Having brothers or sisters has been a fact of life for generations, but not necessarily for much longer. The number of children per family in Canada is rapidly decreasing, and almost half of today’s Canadian families have only one child. Siblings are potentially the longest relationship human beings have—longer than parents and predating spouses. A voluntary one-child policy means goodbye to Jackson 5 pop groups, farewell sibling rivalry, and little possibility of such inspired broods as the Mitford or Redgrave siblings. While serving a prison sentence in Omsk, Siberia, Dostoevsky met the three brothers who were much of the inspiration for his masterpiece The Brothers Karamazov. In a world of single sons, we might only have got the novel Mr. Karamazov.
Paradoxically, given the increased use of fertility treatments in the Western world, where women time children to a career clock rather than a biological one, there may be more twins and triplets among this shrinking population. Our brave new world could look a bit cloned with monozygotic (identical) twins sharing 100 per cent of each other’s genomes—charming but spooky in their similarities.
Born Together—Reared Apart by Nancy Segal, published this month in Canada, is a window on twindom. Segal, a twin herself, worked on the Minnesota Study of Twins Reared Apart (MISTRA), which included 137 pairs of twins separated early, brought up in different homes without contact, and then brought together for a battery of tests and interviews.
The book has all that neat stuff you long for: identical twins who have been apart for donkey’s years and then meet, each spontaneously wearing seven rings on identical fingers, two bracelets and a watch. The famous “Jim Twins,” who were the catalyst for MISTRA, were separated at four weeks of age and reunited 39 years later. Both were named Jim by their adopted homes, both had been in law enforcement, had the same hobby of carpentry, described their mixed tension headaches in similar words, and gained 10 lb. at age 39.
Twins Jack and Oskar were born in 1933 to a Romanian Jewish father and a German Catholic mother. Their parents separated when they were six months old. Jack went to Trinidad, where he was raised as a Jew, and Oskar grew up in Nazi Germany, raised by his mother as a Catholic and member of the Hitler Youth. More than 40 years later, their personality inventories matched almost completely; in addition, they shared habits—washing hands before and after toilet use, collecting rubber bands around their wrists, intentionally sneezing out loud in crowded elevators.
This all begs the eternal question beloved of sociologists and student radicals, namely what shapes human intelligence—nurture or nature? This question has been sufficiently incendiary that professors espousing a strong hereditary theory have been hit by nurturing students wielding water bombs, fireworks and fists. Myself, I think the question is a big phony. People are shaped by both. Deprived children in rotten homes with absent, alcoholic or drug-addled parent(s) are obviously going to do better in a decent environment.
On the other hand, place siblings from the same awful background in a good environment and one may become Jack the Ripper and the other Albert Einstein. Or not. Genes can be inherited and genes can be accidental. It’s a distinction not worth making such a fuss about. As for MISTRA, it’s interesting but difficult to assess without proper case studies (which the team will not release) and the assessment of twins by double-blind researchers who do not know they are interviewing a twin and do not interview both twins.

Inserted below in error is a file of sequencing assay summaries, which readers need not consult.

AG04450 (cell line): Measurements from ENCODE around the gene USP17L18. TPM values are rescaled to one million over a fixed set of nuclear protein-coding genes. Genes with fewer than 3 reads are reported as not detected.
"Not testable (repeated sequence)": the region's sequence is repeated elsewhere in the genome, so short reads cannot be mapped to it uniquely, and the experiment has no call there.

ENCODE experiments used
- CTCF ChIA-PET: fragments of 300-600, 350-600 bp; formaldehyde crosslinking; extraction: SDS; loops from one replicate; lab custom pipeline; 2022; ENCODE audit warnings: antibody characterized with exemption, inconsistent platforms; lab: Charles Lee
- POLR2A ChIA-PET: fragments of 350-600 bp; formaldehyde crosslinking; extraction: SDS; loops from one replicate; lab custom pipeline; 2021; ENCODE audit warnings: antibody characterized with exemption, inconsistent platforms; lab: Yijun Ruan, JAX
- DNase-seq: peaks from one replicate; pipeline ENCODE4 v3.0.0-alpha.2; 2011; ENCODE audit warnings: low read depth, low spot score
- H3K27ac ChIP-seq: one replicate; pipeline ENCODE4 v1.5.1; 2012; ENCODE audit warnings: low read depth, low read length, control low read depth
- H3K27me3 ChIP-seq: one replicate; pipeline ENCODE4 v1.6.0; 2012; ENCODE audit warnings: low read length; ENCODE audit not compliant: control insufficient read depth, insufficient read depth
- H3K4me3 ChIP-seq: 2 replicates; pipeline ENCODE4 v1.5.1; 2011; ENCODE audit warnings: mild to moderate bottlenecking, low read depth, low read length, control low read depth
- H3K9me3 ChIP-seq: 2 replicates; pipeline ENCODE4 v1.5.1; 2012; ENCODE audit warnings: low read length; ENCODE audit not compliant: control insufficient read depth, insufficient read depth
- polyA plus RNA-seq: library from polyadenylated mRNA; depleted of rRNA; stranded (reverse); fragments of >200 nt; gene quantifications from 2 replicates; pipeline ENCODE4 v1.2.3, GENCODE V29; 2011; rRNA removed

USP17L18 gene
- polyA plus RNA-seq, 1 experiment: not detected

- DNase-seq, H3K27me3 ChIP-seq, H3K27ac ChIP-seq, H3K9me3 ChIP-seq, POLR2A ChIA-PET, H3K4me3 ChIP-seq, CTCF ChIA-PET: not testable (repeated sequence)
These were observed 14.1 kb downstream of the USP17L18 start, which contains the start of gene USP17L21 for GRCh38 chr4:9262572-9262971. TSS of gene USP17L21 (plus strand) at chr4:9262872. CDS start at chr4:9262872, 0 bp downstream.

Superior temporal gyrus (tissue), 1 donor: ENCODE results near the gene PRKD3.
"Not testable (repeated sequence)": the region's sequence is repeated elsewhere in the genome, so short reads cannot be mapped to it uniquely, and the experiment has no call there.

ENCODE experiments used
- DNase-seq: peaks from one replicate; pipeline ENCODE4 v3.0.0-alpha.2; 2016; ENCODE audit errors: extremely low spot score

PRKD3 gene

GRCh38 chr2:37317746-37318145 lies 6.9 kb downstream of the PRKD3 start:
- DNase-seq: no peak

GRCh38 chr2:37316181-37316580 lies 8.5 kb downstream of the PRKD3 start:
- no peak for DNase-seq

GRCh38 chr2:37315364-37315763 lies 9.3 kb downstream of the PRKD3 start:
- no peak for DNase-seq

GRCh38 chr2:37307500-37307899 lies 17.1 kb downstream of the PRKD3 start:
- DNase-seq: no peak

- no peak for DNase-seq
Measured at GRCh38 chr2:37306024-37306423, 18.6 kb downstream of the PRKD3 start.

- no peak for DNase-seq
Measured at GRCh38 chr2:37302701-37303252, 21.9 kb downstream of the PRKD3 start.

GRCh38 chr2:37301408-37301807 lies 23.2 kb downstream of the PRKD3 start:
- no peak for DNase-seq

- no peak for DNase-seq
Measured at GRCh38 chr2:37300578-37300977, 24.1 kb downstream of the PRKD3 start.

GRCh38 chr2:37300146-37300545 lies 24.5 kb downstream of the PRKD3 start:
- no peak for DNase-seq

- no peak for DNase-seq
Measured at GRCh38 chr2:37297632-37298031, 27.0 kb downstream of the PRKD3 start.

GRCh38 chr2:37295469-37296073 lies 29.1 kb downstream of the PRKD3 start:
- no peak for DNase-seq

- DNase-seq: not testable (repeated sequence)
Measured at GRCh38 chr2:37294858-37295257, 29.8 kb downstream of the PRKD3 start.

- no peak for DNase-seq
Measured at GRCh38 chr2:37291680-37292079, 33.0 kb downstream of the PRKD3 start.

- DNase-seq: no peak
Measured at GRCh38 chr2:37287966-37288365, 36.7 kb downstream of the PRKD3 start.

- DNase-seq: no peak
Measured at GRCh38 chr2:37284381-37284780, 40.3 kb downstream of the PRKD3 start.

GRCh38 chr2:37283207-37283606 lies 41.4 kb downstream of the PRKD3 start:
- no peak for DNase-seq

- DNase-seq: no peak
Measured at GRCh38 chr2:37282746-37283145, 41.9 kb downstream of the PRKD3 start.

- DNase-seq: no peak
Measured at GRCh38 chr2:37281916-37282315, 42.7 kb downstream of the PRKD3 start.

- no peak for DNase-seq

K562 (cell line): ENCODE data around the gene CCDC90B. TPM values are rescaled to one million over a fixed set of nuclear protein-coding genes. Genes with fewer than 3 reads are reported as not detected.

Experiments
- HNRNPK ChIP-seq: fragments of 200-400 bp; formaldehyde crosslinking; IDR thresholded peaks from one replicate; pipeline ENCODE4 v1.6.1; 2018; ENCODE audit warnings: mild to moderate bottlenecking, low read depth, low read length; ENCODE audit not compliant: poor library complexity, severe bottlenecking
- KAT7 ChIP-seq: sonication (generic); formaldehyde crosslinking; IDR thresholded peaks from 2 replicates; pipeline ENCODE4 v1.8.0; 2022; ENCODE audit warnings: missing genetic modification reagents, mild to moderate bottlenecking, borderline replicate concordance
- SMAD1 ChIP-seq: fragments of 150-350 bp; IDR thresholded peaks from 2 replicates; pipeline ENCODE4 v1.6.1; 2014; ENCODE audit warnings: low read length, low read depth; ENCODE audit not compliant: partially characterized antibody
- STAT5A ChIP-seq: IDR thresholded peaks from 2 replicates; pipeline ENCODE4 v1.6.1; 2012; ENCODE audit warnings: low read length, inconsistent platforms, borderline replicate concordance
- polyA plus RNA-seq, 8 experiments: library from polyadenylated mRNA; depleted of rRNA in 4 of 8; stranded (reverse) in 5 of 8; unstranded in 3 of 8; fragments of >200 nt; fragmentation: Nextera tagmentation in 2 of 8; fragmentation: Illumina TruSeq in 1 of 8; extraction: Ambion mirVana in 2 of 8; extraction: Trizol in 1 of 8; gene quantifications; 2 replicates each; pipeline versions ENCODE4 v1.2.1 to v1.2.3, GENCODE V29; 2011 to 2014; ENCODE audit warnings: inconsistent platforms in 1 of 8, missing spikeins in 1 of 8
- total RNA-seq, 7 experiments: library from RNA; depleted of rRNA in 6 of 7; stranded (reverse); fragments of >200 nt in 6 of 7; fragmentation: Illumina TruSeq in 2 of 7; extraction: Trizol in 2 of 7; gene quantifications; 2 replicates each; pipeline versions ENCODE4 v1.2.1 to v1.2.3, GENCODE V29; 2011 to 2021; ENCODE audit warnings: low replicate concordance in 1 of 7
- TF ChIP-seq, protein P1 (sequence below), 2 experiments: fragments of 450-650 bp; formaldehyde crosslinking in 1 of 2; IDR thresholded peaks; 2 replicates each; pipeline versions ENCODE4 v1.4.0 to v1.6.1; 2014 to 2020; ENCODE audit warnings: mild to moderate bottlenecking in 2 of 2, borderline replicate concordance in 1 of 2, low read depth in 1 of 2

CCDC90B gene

Most siblings are not twins and most sibling relationships are not as journalistically gripping as twins. And let’s face it: sibling relationships aren’t always a walk in the park. Around the 1990s, interest in ordinary sibling relationships rose. Attention focused on a 1982 book The Sibling Bond by psychologists Stephen Bank and Michael Kahn, who studied 250 cases of siblings. The book, republished in 2003, is a guide to the thorny world of siblingdom. Parents try not to show favouritism, but expectations may be uneven and the consequences are with us forever. The Sibling Bond probably won’t tell you much that common sense couldn’t, but it maps the bumps and knots in relationships that ought to be close and wonderful and quite often aren’t.
We don’t choose our siblings any more than we choose other members of our family. Some siblings, according to Kahn and Bank, are trapped forever in “frozen misunderstandings.” No matter how hard one tries to change the perception of the other, a sibling’s view remains anchored in a past identity no longer valid—if ever it was. Sometimes this is an idealized perception—think John F. Kennedy trying to live up to his destined-for-greatness deceased older brother Joseph. Sometimes it’s a negative perception often created by prolonged geographical separation. It’s guilty fun reading the transcripts of siblings disagreeing over the most basic events in their lives, but a small tragedy really. Siblings are after all the true historians of each other’s lives.
My sister and I share 50 per cent of the same genes arranged haphazardly but sufficient to give us shared body types, similar facial features, intense musicality, an identical sense of humour and very large feet together with osteoarthritis in the same fingers. The other 50 per cent may be responsible for her love of kayaking in cottage country and my aversion to it, her indifference to fashion and my devotion to French Vogue. Whatever, we can share concerts, shoes and laughter—and of course our history. Our memories are the riches we give each other and I’d rather fight over some of them than never know the bittersweet love, comfort and infuriating stubbornness that can only come from that other part of us—our sibling.